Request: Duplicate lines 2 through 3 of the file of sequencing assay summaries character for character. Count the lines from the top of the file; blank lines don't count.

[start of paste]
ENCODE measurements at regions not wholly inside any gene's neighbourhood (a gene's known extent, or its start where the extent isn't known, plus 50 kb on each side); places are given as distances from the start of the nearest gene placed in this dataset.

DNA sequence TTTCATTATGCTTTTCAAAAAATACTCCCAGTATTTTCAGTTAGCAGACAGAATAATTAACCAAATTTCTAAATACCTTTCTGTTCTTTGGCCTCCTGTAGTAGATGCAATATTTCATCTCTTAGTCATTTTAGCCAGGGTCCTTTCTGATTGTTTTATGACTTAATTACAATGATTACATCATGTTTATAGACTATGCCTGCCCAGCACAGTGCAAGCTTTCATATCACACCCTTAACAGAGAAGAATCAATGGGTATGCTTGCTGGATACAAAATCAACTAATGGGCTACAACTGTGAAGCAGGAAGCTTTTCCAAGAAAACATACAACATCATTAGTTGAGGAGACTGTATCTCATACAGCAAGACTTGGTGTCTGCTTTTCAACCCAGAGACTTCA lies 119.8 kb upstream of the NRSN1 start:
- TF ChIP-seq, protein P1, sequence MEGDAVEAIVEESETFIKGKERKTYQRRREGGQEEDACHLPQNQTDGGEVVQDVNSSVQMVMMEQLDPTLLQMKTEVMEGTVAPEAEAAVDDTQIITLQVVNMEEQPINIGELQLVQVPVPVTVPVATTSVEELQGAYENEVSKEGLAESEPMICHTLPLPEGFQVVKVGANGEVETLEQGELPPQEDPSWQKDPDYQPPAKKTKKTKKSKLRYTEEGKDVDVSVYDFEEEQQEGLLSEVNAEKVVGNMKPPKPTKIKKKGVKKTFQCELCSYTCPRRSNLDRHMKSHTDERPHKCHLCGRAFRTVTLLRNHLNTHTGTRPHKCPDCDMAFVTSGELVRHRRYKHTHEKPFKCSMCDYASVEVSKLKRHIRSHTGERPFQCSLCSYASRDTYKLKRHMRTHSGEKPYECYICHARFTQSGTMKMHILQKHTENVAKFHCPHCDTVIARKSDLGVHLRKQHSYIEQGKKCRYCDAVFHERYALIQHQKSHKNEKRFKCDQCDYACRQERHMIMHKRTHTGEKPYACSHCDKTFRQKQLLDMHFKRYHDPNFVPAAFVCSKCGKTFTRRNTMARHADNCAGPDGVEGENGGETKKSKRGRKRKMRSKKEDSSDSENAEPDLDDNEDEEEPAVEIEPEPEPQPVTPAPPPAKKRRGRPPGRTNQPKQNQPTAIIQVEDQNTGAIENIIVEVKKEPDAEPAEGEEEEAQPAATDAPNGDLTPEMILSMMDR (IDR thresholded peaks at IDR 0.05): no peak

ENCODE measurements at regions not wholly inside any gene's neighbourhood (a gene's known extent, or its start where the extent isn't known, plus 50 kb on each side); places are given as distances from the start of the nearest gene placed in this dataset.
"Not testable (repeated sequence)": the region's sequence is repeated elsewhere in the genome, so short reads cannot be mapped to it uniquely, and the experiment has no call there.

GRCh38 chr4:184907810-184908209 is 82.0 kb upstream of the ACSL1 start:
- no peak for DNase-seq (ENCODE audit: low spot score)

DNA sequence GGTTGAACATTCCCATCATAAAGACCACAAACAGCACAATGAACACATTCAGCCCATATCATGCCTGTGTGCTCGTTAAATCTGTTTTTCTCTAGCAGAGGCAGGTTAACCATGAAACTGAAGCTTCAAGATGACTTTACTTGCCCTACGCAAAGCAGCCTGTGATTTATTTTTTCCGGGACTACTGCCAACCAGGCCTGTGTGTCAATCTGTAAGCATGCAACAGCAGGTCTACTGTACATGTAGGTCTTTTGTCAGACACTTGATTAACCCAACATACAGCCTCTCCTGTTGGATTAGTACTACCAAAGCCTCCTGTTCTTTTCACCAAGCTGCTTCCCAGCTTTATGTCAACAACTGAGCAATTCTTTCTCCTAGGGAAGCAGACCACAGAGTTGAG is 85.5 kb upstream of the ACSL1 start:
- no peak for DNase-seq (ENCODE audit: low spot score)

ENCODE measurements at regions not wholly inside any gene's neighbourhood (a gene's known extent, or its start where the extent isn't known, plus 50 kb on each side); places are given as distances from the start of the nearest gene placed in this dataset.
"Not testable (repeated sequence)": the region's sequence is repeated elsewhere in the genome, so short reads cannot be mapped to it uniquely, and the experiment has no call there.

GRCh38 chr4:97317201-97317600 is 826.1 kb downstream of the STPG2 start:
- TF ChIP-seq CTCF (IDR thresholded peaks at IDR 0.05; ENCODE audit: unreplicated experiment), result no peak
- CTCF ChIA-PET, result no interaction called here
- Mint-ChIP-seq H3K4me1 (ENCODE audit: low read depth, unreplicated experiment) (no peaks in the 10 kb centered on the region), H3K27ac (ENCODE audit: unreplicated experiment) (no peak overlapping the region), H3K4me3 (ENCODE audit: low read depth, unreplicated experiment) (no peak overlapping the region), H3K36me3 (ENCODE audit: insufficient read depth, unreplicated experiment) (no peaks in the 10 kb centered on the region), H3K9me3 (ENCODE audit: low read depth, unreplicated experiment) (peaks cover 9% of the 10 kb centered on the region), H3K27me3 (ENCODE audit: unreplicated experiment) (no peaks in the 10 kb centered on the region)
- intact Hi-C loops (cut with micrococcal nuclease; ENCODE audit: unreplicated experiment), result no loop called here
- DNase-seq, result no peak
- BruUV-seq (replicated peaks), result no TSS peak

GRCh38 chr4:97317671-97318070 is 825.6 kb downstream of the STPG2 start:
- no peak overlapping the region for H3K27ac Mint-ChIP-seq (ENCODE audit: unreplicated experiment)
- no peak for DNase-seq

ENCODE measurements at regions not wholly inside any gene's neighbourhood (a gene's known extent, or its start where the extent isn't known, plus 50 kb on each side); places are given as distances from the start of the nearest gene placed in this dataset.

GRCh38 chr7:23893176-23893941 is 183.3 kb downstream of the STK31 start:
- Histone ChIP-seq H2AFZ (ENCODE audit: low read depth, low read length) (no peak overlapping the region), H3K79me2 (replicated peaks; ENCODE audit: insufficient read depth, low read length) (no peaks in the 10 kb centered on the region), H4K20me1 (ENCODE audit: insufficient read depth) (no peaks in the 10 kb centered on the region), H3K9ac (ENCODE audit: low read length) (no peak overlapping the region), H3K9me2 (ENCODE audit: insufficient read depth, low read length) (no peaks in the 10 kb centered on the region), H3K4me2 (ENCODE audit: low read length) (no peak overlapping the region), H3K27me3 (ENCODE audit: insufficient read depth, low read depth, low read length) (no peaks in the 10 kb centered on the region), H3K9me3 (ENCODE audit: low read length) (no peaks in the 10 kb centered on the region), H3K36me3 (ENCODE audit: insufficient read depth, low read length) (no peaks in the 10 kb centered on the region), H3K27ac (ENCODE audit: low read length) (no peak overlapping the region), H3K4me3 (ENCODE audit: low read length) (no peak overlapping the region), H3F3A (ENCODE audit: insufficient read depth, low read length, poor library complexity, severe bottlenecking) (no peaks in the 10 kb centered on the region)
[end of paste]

DNA sequence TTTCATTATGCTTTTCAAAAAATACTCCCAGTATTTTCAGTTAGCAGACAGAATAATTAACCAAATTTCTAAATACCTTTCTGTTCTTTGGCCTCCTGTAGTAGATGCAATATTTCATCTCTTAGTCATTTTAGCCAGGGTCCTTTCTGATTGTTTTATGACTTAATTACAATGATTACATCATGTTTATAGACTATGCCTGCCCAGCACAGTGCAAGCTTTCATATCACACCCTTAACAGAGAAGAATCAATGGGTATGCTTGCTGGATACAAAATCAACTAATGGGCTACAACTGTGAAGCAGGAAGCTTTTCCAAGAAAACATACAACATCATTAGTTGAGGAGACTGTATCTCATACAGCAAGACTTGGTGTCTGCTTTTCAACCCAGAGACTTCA lies 119.8 kb upstream of the NRSN1 start:
- TF ChIP-seq, protein P1, sequence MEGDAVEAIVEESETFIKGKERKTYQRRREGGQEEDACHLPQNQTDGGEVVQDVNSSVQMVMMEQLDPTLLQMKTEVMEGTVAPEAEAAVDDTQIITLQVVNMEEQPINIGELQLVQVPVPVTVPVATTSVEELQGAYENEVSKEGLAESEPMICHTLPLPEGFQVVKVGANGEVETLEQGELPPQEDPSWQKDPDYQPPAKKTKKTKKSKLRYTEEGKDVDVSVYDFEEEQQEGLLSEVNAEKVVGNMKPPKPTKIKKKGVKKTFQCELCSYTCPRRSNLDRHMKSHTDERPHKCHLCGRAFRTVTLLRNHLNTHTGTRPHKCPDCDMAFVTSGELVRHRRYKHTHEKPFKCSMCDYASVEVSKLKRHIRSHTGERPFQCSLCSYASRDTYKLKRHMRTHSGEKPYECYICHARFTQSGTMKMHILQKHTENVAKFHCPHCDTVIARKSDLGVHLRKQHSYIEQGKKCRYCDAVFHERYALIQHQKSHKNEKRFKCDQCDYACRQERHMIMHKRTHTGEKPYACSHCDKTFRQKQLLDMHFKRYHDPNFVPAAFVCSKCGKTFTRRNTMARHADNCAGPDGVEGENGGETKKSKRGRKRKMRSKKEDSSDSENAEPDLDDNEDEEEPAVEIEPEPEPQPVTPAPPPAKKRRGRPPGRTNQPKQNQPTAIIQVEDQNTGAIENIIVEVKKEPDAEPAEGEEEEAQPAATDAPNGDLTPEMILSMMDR (IDR thresholded peaks at IDR 0.05): no peak